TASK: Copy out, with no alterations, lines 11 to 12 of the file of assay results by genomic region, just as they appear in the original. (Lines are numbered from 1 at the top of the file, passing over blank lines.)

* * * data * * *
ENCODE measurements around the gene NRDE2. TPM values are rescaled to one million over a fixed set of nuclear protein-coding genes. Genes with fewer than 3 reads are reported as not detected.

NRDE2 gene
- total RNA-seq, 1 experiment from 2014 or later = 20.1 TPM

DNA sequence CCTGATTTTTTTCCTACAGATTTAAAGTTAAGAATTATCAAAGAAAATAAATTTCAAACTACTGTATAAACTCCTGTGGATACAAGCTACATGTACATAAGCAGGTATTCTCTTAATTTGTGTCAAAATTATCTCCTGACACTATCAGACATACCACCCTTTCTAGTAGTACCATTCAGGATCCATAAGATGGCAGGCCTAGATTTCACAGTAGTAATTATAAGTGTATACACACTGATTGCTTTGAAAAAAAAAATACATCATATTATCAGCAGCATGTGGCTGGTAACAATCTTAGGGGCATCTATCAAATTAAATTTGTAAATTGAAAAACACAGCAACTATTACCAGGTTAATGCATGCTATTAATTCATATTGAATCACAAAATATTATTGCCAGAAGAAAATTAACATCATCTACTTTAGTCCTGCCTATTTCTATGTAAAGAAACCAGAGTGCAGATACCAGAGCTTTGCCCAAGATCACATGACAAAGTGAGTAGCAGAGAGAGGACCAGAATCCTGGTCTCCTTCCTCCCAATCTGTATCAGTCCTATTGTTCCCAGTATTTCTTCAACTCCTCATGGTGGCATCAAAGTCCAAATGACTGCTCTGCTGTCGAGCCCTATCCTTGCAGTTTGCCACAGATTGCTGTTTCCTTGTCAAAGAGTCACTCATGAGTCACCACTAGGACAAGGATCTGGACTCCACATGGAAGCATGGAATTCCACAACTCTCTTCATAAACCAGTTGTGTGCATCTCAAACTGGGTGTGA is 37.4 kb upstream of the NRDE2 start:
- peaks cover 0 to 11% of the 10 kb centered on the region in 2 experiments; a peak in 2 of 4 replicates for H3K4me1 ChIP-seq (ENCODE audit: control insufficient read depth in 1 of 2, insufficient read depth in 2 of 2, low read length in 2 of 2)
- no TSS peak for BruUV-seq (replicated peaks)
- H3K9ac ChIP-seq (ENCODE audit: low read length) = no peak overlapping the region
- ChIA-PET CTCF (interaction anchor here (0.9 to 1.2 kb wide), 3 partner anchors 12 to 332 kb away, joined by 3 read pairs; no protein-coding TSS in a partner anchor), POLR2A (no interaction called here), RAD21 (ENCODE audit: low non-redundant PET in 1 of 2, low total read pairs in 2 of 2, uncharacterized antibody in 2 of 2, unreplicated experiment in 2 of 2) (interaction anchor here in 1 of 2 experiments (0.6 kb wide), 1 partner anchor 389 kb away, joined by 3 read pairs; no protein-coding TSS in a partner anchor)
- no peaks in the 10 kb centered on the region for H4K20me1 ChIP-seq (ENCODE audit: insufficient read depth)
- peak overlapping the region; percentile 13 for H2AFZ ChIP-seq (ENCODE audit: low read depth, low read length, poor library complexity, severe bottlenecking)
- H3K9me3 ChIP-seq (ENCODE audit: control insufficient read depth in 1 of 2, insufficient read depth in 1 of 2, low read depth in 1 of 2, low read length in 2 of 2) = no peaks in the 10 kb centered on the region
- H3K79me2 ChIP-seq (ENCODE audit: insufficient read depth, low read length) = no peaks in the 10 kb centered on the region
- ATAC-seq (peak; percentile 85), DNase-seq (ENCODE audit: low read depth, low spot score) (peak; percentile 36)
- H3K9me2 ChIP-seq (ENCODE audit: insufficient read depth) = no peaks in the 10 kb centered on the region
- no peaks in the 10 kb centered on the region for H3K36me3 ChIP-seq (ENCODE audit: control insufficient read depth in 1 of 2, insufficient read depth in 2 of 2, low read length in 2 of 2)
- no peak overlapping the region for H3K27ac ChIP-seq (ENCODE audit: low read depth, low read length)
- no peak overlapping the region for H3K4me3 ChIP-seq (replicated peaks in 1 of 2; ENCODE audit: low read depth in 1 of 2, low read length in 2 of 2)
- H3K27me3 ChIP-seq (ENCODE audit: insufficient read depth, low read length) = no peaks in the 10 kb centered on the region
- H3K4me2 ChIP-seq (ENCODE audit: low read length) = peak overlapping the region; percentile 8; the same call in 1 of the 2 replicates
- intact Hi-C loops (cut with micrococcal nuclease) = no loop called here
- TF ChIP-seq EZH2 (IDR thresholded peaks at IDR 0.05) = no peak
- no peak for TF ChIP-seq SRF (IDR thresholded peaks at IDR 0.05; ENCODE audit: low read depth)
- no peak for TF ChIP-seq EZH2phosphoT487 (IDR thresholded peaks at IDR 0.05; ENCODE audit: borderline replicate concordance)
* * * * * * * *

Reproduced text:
- H3K9me3 ChIP-seq (ENCODE audit: control insufficient read depth in 1 of 2, insufficient read depth in 1 of 2, low read depth in 1 of 2, low read length in 2 of 2) = no peaks in the 10 kb centered on the region
- H3K79me2 ChIP-seq (ENCODE audit: insufficient read depth, low read length) = no peaks in the 10 kb centered on the region